Termination of Yucca Mountain had no scientific basis, report says

9 June 2011

An 8 June report from the US Committee on Science, Space, and Technology concludes that the US Administration’s decision to shutdown the Yucca Mountain project had no scientific basis.

Not a single document provided to the committee by the Department of Energy or the Nuclear Regulatory Commission found that Yucca Mountain was not safe or viable, the report states.

The 40-member SST committee, made up of 23 Republican members and 17 Democrats, is headed by chairman Ralph Hall, a Republican congressman from Texas. It has been examining the issue of Yucca Mountain for the past two-and–a-half years.

“The findings are striking,” Hall says. “Despite proclamations from the Administration that its policy decisions are based on principles of scientific integrity and transparent process, this report highlights that the decision to shutdown Yucca Mountain had no scientific basis.”

Over a 30-month period the committee has examined documentation relating to the Yucca Mountain project. Most noteworthy is the 695-page Volume III of the NRC’s safety evaluation report (SER), which the committee says: “demonstrates in excruciating detail the level of technical support among NRC and Department of Energy (DOE) experts in favor of the site’s advancement.”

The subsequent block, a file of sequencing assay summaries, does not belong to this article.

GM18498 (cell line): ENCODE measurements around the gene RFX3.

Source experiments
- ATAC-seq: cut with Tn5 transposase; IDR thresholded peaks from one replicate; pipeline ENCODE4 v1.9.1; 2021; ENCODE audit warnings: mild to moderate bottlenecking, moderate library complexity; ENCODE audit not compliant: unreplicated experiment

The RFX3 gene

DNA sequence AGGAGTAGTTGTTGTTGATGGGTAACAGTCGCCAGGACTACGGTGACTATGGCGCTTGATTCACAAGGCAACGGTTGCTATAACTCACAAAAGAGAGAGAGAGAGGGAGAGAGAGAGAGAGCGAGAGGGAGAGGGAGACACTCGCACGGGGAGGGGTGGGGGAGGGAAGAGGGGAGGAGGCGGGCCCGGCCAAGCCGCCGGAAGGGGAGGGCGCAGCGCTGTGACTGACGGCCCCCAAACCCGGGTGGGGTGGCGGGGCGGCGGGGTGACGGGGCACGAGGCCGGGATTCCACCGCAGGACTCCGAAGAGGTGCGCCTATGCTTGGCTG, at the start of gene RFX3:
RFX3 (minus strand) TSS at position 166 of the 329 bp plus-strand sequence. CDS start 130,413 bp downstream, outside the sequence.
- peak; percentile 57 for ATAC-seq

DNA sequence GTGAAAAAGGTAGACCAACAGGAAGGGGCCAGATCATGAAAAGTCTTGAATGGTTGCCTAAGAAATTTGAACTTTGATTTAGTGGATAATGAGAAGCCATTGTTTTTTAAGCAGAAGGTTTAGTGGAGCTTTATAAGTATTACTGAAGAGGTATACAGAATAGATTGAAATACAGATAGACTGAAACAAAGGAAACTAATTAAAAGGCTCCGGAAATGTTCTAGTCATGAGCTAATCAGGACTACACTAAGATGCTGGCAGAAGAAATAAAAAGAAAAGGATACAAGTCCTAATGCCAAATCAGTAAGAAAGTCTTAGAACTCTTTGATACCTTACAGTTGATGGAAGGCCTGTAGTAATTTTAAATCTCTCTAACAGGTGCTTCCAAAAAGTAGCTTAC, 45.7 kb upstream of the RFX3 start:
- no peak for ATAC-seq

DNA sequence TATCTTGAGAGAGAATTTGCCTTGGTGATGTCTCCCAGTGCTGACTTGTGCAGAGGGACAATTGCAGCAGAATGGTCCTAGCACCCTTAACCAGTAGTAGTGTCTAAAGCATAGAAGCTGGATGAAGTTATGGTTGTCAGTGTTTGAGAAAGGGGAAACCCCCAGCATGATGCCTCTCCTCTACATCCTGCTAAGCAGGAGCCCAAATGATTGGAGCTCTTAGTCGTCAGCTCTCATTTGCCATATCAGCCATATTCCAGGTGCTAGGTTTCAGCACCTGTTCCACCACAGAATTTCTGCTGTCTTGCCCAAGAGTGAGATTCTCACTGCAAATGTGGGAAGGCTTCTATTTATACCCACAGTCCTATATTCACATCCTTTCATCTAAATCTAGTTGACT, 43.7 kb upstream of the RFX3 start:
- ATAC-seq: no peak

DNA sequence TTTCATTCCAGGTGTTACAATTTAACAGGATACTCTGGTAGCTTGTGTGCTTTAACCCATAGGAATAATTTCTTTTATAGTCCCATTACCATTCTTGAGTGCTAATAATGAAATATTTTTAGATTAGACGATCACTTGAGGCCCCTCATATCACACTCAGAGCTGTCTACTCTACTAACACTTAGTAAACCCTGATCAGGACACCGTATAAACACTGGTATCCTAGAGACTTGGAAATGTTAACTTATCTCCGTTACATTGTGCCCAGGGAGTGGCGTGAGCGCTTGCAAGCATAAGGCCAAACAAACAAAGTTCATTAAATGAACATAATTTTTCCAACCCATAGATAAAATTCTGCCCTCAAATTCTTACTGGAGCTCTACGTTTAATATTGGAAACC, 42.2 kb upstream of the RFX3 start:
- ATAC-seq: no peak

The specific safety issues that were studied in detail to support this review, were according to the committee report:

? Short-term atmospheric changes to the desert environment

? Long-term atmospheric changes to the desert environment

? Volcanic activity

? Earthquakes

? Meteor impacts

? Improper manufacture of waste packages

? Improper loading of waste packages

? Drip-shield corrosion

? Drip-shield failure

? Human intrusion post-closure

“The NRC staff review of DOE’s Yucca Mountain License Application detailed in SER III agreed overwhelmingly with DOE on the scientific and technical issues associated with the site, ultimately concluding that the application complies with applicable NRC safety regulations necessary for the site to proceed to licensing for construction,” the report concludes.

The SST report also criticizes the DOE’s management of the closure of the Yucca Mountain Project saying that it did not develop a plan for the project’s shutdown nor fund a records management plan in a timely fashion. The committee said it was concerned, therefore, about data retention.

Finally, the report strongly urges the Administration provide to Congress the relevant and necessary information related to the Yucca Mountain decision process, allow formal completion of the Safety Evaluation Reports, and bring the DOE’s Motion to Withdraw its license application to a vote before the full Nuclear Regulatory Commission.

FilesReactor-by-reactor Fukushima Daiichi restoration progress summary as of 10 June, from JAIF
Fukushima Daiichi parameters as of 9 June by JANTI

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